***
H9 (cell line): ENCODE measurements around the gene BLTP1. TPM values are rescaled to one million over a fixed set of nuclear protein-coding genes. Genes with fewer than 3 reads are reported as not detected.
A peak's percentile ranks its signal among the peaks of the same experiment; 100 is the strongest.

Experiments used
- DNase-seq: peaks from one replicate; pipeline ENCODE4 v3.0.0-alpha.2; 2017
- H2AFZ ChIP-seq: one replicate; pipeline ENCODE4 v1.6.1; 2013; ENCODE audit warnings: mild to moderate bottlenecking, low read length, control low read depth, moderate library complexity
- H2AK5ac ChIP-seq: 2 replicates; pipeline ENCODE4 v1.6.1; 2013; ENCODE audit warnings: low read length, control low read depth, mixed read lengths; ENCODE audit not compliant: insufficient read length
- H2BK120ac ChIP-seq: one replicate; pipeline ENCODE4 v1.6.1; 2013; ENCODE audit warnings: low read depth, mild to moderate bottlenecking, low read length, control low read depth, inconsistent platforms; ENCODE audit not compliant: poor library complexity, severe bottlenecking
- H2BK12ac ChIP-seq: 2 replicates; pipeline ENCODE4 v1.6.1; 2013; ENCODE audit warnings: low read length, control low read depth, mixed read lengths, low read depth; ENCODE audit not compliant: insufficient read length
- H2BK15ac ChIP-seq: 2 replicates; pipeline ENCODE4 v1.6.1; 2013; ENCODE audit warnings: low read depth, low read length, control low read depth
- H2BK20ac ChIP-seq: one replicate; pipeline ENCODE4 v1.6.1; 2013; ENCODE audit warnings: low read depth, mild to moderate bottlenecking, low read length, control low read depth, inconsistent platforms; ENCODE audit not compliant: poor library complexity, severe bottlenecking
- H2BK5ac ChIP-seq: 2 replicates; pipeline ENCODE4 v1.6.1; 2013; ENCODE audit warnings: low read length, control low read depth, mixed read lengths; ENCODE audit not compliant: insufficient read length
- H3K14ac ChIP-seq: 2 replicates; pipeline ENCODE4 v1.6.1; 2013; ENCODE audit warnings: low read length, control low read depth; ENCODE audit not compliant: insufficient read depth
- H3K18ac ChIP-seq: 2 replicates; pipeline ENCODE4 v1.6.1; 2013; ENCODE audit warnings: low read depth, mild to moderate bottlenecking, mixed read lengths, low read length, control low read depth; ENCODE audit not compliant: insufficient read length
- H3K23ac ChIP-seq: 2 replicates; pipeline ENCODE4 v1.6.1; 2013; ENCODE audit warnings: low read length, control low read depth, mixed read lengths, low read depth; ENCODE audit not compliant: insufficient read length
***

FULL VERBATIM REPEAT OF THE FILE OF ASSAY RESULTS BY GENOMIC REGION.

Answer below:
H9 (cell line): ENCODE measurements around the gene BLTP1. TPM values are rescaled to one million over a fixed set of nuclear protein-coding genes. Genes with fewer than 3 reads are reported as not detected.
A peak's percentile ranks its signal among the peaks of the same experiment; 100 is the strongest.

Experiments used
- DNase-seq: peaks from one replicate; pipeline ENCODE4 v3.0.0-alpha.2; 2017
- H2AFZ ChIP-seq: one replicate; pipeline ENCODE4 v1.6.1; 2013; ENCODE audit warnings: mild to moderate bottlenecking, low read length, control low read depth, moderate library complexity
- H2AK5ac ChIP-seq: 2 replicates; pipeline ENCODE4 v1.6.1; 2013; ENCODE audit warnings: low read length, control low read depth, mixed read lengths; ENCODE audit not compliant: insufficient read length
- H2BK120ac ChIP-seq: one replicate; pipeline ENCODE4 v1.6.1; 2013; ENCODE audit warnings: low read depth, mild to moderate bottlenecking, low read length, control low read depth, inconsistent platforms; ENCODE audit not compliant: poor library complexity, severe bottlenecking
- H2BK12ac ChIP-seq: 2 replicates; pipeline ENCODE4 v1.6.1; 2013; ENCODE audit warnings: low read length, control low read depth, mixed read lengths, low read depth; ENCODE audit not compliant: insufficient read length
- H2BK15ac ChIP-seq: 2 replicates; pipeline ENCODE4 v1.6.1; 2013; ENCODE audit warnings: low read depth, low read length, control low read depth
- H2BK20ac ChIP-seq: one replicate; pipeline ENCODE4 v1.6.1; 2013; ENCODE audit warnings: low read depth, mild to moderate bottlenecking, low read length, control low read depth, inconsistent platforms; ENCODE audit not compliant: poor library complexity, severe bottlenecking
- H2BK5ac ChIP-seq: 2 replicates; pipeline ENCODE4 v1.6.1; 2013; ENCODE audit warnings: low read length, control low read depth, mixed read lengths; ENCODE audit not compliant: insufficient read length
- H3K14ac ChIP-seq: 2 replicates; pipeline ENCODE4 v1.6.1; 2013; ENCODE audit warnings: low read length, control low read depth; ENCODE audit not compliant: insufficient read depth
- H3K18ac ChIP-seq: 2 replicates; pipeline ENCODE4 v1.6.1; 2013; ENCODE audit warnings: low read depth, mild to moderate bottlenecking, mixed read lengths, low read length, control low read depth; ENCODE audit not compliant: insufficient read length
- H3K23ac ChIP-seq: 2 replicates; pipeline ENCODE4 v1.6.1; 2013; ENCODE audit warnings: low read length, control low read depth, mixed read lengths, low read depth; ENCODE audit not compliant: insufficient read length